Cotton Fibre Length Measuring Instruments: Merits and Limitations

Last Updated on 20/03/2021

Merits and Limitations of Cotton Fibre Length Measuring Instruments

Dr. N.Balasubramanian
Retd Jt. Director (BTRA) and Consultant
I, Rajeswari, 36, 17th Road, Chembur, Mumbai 400071,
Email: balajamuna@gmail.com

 

Abstract
Baer sorter is the most accurate instrument for measuring short fibre content but is time consuming and requires operator training. HVI fibrograph though much faster suffers from overestimation due to scanning some distance from clamping point. Underestimation as sampling in the clamped beard is not truly length biased and 3 highly unreliable in estimating short fibre content. AFIS is also rapid in measuring fibre length but suffers from fibre breakages during opening. Further fibres are not fully straightened during measurement. Almeter has the merit of giving both frequency distribution and cumulative frequency distribution but short fibres are not fully gripped and move to the centre. Image analyses is more accurate but is time consuming. Considerable divergence is found between the results of various authors about the level of agreement between the results of different fibre length measuring instruments.

Introduction:
Fibre length is one of the most important quality of cotton contributing to higher yarn strength spinnability and reduced end breakages in spinning. Short fibre content has pronounced effect on waste, yarn irregularity, appearance and end breakages Conventional and HVI instruments used for testing fibre length parameters of cottons are briefly reviewed here. Merits and limitations of these instruments, precautions to be taken and the agreement between the results of these instruments are discussed based on research conducted over the years.

Oil plate method
Fibre straightened by liquid paraffin on a glass plate is measured for length by a scale.

  • Merits – Accurate measurement
  • Limitation – Laborious and time consuming.

Balls Sorter
Determines frequency length distribution of fibres from which mean, CV are estimated. Fibres are laid as per their length on a plush table by a moving carriage and fibres falling in different length groups are weighed to give weight length distribution (f(l)). Time consuming and is not commonly used.

Baer Sorter
The fibres are fractionated into different length groups by a set of parallel combs and top comb and uniform array of fibres is prepared in descending order of length to get cumulative fibre length distribution. Effective length, mean length, Upper quarter length and % short fibres are determined. Suter web sorter is a similar American instrument where tufts are weighed instead of being laid on a plush board to prepare a diagram. ASTM Standard D 1447-07, details the Standard Test Method for Length and Length Distribution of Cotton Fibers (Array Method). Cumulative frequency by Baer sorter is q(l) and is related to frequency f(l) of fibres by (balls sorter)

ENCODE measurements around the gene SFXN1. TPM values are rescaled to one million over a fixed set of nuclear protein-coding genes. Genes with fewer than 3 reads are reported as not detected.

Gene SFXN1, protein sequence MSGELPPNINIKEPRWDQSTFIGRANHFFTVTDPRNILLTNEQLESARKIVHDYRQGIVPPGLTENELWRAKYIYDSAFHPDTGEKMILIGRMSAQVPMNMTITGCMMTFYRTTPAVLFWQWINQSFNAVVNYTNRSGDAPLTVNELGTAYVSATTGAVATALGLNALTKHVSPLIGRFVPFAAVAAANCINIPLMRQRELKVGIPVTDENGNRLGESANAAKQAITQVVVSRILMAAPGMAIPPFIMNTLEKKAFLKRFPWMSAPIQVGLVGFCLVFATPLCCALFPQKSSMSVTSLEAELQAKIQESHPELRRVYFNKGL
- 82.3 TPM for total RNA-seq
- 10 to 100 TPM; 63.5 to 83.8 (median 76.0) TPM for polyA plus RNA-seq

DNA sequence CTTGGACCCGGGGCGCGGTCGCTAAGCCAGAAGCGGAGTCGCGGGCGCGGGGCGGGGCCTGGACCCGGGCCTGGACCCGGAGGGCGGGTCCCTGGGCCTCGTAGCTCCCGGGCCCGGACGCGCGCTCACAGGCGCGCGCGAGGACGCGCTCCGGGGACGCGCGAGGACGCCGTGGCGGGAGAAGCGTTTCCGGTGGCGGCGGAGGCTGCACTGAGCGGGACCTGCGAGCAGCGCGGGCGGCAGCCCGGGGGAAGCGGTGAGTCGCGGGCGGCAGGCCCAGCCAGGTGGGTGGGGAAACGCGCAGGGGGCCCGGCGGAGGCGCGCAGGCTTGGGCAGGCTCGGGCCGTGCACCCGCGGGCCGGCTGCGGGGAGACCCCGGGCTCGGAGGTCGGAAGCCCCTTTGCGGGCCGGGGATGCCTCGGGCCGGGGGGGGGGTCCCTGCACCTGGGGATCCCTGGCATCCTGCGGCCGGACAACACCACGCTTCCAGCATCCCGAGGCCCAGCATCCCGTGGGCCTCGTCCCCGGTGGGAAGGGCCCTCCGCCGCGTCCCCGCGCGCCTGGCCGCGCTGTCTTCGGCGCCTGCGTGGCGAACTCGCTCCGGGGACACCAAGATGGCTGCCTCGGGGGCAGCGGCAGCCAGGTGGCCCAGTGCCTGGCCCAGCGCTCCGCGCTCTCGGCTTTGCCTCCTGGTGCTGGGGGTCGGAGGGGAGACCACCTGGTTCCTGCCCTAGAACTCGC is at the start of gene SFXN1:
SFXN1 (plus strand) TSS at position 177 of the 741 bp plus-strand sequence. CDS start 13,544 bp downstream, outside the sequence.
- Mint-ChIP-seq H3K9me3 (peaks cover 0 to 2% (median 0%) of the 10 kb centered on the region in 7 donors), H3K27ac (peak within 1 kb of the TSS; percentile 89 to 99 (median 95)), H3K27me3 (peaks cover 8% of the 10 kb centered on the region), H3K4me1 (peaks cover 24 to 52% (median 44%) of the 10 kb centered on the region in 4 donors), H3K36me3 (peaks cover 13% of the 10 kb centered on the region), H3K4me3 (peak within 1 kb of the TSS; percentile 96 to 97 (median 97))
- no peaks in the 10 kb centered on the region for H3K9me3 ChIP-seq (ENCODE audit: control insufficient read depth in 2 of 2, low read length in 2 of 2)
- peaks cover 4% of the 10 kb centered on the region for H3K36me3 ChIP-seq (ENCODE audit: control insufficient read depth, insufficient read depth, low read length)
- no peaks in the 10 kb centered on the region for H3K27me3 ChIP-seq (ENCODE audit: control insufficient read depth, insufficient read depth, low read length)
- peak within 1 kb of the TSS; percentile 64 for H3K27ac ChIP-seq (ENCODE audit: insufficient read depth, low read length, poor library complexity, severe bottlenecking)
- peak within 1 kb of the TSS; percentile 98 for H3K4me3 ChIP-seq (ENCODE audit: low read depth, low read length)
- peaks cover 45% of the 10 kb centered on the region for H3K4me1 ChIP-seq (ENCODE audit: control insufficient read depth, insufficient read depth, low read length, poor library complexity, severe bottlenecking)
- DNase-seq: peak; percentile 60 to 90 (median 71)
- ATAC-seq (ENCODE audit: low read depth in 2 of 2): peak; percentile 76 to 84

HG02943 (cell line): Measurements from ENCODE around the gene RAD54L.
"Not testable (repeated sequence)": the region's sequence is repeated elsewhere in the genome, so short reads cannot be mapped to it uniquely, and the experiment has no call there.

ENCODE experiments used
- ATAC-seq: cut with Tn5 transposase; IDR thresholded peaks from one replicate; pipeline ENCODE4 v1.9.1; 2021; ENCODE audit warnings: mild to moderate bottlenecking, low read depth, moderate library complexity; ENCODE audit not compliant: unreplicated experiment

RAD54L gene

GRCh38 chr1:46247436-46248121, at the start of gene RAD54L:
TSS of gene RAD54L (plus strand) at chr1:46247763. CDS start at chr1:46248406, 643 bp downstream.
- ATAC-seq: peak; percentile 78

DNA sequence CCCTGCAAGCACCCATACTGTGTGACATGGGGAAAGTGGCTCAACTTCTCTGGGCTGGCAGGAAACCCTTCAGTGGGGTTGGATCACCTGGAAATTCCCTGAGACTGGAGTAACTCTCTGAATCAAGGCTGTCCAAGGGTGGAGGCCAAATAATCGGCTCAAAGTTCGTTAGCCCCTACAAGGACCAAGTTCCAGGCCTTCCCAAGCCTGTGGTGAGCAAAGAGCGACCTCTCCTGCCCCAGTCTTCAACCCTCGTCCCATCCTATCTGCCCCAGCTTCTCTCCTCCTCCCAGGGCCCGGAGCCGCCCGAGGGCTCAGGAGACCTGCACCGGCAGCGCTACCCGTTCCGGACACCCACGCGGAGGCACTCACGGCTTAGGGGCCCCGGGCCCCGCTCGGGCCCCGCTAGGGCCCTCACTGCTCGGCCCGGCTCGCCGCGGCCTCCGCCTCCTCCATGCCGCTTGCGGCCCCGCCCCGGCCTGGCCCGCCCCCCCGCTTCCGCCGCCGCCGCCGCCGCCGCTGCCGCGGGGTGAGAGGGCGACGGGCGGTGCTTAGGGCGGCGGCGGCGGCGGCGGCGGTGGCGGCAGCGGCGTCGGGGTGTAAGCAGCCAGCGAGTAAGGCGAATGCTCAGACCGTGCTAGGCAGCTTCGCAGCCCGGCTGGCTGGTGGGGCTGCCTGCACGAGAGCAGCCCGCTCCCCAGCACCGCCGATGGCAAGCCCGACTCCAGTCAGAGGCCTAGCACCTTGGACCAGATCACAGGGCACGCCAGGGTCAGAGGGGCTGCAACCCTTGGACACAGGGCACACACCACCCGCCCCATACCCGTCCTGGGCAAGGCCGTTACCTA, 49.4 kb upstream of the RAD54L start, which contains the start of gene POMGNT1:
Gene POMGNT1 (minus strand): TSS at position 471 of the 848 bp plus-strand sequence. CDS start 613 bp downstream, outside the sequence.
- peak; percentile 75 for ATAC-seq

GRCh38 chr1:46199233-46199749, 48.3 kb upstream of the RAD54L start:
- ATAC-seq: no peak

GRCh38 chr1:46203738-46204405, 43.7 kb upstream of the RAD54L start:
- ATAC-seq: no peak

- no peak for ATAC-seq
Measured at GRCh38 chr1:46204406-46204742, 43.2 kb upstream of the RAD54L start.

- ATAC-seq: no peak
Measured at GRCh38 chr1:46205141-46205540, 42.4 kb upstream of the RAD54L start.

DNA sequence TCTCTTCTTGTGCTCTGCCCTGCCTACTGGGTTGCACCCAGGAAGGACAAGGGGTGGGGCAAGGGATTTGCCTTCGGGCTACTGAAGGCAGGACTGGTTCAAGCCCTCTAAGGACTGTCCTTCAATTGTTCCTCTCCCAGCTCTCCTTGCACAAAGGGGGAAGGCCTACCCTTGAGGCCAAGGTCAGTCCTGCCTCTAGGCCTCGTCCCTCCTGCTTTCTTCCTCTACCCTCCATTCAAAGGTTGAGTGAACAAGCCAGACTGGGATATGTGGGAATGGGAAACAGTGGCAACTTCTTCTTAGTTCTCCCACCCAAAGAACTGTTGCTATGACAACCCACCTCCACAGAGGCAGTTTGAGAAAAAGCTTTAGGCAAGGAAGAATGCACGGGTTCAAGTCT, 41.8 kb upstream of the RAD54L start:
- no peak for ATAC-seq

Baer SorterMerits-

  • Effective length is close to Grader’s staple length
  • Provides accurate estimate of short fibre content

Limitations-

  • Time consuming (about 2 hrs per sample)
  • Requires considerable operator skill.

Shirley Photo Electric Stapler
Light is made to fall on a moving tuft of fibres aligned at one end and the reflected light is made to fall on two photo cells. Distance between two maximum gradient points in the current generated in the two photo cells, as the tuft moved on a traversing tape gives staple length.

Peyer Almeter
Fibroliner prepares a beard of aligned fibres held in the needle field of a transfer equipment. The clamped beard is passed between two capacitance plates and the change in capacitance is measured. Both cumulative and histogram of length frequency curve are shown in a printer. Time taken for measurement of length is about 15- 20 min. ASTM D5332- 92 stipulates test method of measuring length by Almeter. Limitation – Finite gauge of Fibroliner does not allow full gripping of short fibres. Fibroliner allows short fibres to move to the centre of beard instead of staying at the aligned end1.

Fibrograph
Beard of fibres is prepared by picking the fibres randomly from the sample by a comb and loose fibres brushed aside. The beard is optically scanned from the base to tip from which a fibrogram is drawn. The comb has 28 needles/inch. Since long fibres have a proportionally higher probability to be caught by comb this results in a length biased sample. The instrument based on this principle was developed by Hertel2. Upper half mean length, mean length and Uniformity index are determined from the fibrogram by drawing tangents to the curve2. ASTM D1447 – 07(2012) e1 gives the Standard Test Method for Length and Length Uniformity of Cotton Fibers by instruments like Fibrograph. Mechanisation of measurement of length in the instrument resulted in servo fibrograph where fibrogram is drawn automatically. Manual models could also be converted to servo automatic model by this conversion3. Time required per test is reduced from 7.5 min to 4 min and operator fatigue reduced. Further improvements were suggested by Tallant to improve accuracy in trace and higher operator speed4. Rouse used 2 dial gauges to determine relative length of fibres and number of fibres in a fibrogram instead of drawing the fibrogram5 for improving accuracy. Ewald and Worley6 developed modifications to enable same fibrograph instrument to work as manual, an automatic curve drawing or an automatic dial or digital type. Hertel and Craven7 introduced the concept of span length measurements which led to Digital fibrograph. Digital counters with push button systems were used in place of dial gauges and the entire operation of length measurement is atomised. 2.5%, 50% span length, uniformity index and short fibre%, short fibre content (SFL) and Floating fibre index are determined in digital fibrograph. Fibro sampler is used in later models to clamp the fibres on the comb. Fibre sample is put inside the cylinder of sampler. Fibre comb, with 13 needles/inch, is rotated around the fibro sampler, with pressure applied on the cotton, during which it picks up fibres projecting from the holes of sampler. Time taken for measurement is reduced to 1 min per sample with reproducibility of .1 to .18 %.